Purim is celebrated by the reading of the Scroll of Esther, known in Hebrew as the Megillat Esther, which relates the basic story of Purim. Under the rule of King Ahashuerus, Haman, the King's prime minister, plots to exterminate all of the Jews of Persia. His plan is foiled by Queen Esther and her cousin Mordechai, who ultimately save the Jews of the land from destruction. The reading of the megillah is typically a rowdy affair, punctuated by booing and noise-making when Haman's name is read aloud.Purim is the most fun holiday of the year. During the evening service you get to dress up, be raucous (noisemakers are encouraged!), and eat tasty treats. The atmosphere is that of Halloween and watching all of our friends' kids dress up for the first time is going to be very exciting. Of course the morning services are a bit more solemn but overall it is a great holiday full of the 4 "F"s: family, friends, food, and fun.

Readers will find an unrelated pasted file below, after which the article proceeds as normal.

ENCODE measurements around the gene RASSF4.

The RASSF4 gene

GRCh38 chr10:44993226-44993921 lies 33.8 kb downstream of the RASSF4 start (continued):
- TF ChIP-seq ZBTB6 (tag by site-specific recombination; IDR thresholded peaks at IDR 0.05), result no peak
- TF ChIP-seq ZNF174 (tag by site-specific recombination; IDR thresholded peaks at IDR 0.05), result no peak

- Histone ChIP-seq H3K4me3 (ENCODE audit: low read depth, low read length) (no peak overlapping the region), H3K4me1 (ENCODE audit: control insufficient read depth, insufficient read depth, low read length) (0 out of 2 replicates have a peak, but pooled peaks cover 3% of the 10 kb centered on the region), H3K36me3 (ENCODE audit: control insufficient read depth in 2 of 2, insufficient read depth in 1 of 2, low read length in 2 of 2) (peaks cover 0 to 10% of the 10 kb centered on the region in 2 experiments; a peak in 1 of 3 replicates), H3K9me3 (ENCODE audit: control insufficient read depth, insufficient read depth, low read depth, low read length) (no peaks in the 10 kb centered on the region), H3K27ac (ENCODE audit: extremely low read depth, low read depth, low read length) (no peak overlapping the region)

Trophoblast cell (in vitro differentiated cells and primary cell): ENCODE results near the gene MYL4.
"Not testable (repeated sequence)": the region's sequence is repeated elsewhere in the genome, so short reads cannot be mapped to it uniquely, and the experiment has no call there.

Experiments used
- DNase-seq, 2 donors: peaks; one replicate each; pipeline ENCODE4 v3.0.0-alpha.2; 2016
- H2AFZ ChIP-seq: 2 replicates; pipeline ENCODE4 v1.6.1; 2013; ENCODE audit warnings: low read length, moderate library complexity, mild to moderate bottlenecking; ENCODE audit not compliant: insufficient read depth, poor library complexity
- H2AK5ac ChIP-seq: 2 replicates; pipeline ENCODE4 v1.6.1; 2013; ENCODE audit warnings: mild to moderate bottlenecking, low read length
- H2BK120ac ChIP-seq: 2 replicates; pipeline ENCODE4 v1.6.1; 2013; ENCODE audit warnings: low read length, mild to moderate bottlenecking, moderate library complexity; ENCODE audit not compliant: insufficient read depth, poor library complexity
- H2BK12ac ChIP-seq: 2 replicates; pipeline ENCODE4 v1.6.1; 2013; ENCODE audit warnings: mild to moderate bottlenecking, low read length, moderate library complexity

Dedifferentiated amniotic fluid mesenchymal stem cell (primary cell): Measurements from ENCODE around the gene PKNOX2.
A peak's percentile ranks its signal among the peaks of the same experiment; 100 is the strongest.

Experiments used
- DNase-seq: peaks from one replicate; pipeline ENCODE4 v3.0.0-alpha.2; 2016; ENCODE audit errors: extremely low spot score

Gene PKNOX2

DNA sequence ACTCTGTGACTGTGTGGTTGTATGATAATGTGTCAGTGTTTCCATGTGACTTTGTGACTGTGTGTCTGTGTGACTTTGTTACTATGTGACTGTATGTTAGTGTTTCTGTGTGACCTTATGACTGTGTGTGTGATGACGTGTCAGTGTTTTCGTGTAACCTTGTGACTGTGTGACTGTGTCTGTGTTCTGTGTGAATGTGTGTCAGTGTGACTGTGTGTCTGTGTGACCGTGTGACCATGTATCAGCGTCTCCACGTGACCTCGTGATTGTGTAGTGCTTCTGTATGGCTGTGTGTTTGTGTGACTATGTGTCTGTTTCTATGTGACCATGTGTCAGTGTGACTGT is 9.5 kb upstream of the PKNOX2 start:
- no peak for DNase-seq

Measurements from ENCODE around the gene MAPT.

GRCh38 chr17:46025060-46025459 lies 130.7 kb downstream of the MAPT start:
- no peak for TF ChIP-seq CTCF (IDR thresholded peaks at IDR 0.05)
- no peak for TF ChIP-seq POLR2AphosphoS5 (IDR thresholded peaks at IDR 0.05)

Purim is an unusual holiday in many respects. First, Esther is the only Book of the Bible in which God is not mentioned. Second, Purim, like Chanukah, is viewed traditionally as a minor festival, but elevated to a major holiday as a result of the Jewish historical experience. Over the centuries, Haman became the embodiment of every anti-Semite in every land where Jews were oppressed. The significance in Purim lies not so much in how it began, but in what it has become - a thankful and joyous affirmation of Jewish survival against all odds.
...and treats! Like this one. You didn't think I would resist posting the Maccabeats did you?